Based on this, I think that the before-investment analysis indicates where you should invest. If the equity investment opportunity is riskier as per analysis, you should go with the debt investment. A company with excellent value happens to be worth more for investment purposes.”
Name and briefly describe three financial statements.
“Three common financial statements include cash flow statements, balance sheets, and income statements.A cash flow statement shows a finance manager the net change in the company’s cash. A balance sheet, meanwhile, delvesinto the assets and liabilities of a company and is used to make various financial decisions regarding investments and other activities. An income statementdisplays the revenues and expenses of a company. It typically gives income figures over a particular period.”
What is WACC? Why is it important for an investor?
“WACC stands for the weighted average cost of capital. It calculates the organization’s capital after proportionally weighing each capital type. The formula used to calculate WACC is as follows: WACC = cost of equity * proportion of equity + cost of debt * proportion of debt (1-tax rate).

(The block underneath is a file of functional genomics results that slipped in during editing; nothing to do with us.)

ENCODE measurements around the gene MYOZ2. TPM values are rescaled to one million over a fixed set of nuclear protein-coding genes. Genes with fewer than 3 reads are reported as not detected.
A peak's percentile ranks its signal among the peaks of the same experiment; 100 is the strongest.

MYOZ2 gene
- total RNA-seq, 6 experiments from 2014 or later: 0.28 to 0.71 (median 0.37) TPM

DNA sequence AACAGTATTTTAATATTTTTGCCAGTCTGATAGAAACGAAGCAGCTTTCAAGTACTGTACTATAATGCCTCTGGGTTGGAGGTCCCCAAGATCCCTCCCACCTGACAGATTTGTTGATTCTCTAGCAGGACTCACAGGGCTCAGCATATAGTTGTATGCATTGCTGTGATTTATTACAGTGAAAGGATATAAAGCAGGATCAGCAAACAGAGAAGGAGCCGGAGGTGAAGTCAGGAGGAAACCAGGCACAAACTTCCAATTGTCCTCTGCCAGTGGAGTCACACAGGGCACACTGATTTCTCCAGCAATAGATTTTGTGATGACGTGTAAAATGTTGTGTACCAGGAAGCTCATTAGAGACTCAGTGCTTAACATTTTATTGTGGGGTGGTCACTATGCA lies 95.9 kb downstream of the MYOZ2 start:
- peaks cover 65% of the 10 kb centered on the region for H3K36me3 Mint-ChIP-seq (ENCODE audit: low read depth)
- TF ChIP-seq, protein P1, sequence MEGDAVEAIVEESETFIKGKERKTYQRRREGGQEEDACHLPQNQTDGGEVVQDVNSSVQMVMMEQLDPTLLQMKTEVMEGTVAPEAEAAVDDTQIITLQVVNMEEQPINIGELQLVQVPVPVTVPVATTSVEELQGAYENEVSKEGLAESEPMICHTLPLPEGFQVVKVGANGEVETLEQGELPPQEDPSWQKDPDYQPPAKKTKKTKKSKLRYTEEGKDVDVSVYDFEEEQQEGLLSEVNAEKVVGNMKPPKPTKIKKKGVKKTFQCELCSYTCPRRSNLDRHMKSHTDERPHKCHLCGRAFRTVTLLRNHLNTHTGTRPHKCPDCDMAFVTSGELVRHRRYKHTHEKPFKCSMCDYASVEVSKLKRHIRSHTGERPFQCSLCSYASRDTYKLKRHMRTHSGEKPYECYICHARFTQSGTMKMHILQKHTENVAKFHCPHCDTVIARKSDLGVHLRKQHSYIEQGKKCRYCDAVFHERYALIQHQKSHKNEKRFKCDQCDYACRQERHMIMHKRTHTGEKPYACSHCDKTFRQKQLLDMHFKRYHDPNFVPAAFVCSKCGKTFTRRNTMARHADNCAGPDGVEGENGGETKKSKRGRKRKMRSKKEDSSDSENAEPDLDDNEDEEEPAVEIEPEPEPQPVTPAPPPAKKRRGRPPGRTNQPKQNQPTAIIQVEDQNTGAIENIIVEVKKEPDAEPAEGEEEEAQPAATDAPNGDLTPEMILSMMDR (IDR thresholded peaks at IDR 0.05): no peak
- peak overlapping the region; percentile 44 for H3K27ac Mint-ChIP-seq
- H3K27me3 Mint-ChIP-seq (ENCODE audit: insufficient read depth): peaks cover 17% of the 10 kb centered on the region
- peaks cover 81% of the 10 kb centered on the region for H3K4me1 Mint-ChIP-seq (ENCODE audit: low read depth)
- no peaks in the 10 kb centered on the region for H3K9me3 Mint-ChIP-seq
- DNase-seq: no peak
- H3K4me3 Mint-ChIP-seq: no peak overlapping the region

WACC represents the cost of an investment for which an investor is going to stake his or her money. After WACC is calculated, the investor can decide whether he or she should invest in a particular opportunity or not.”
What is the difference between commercial and investment banking?
“Commercial banks help their customers make deposits and issues them loans commercially. The investments that a commercial bank issues are recorded as the assets to that bank on their balance sheet.
The investment bank, on the other hand, is an intermediary between investors and companies. Companies pool their shares in the investment banks. Investment bankers calculate the worth of companies by utilizing various valuation methods and provide consulting services to investors, identifying profitable investments for them.”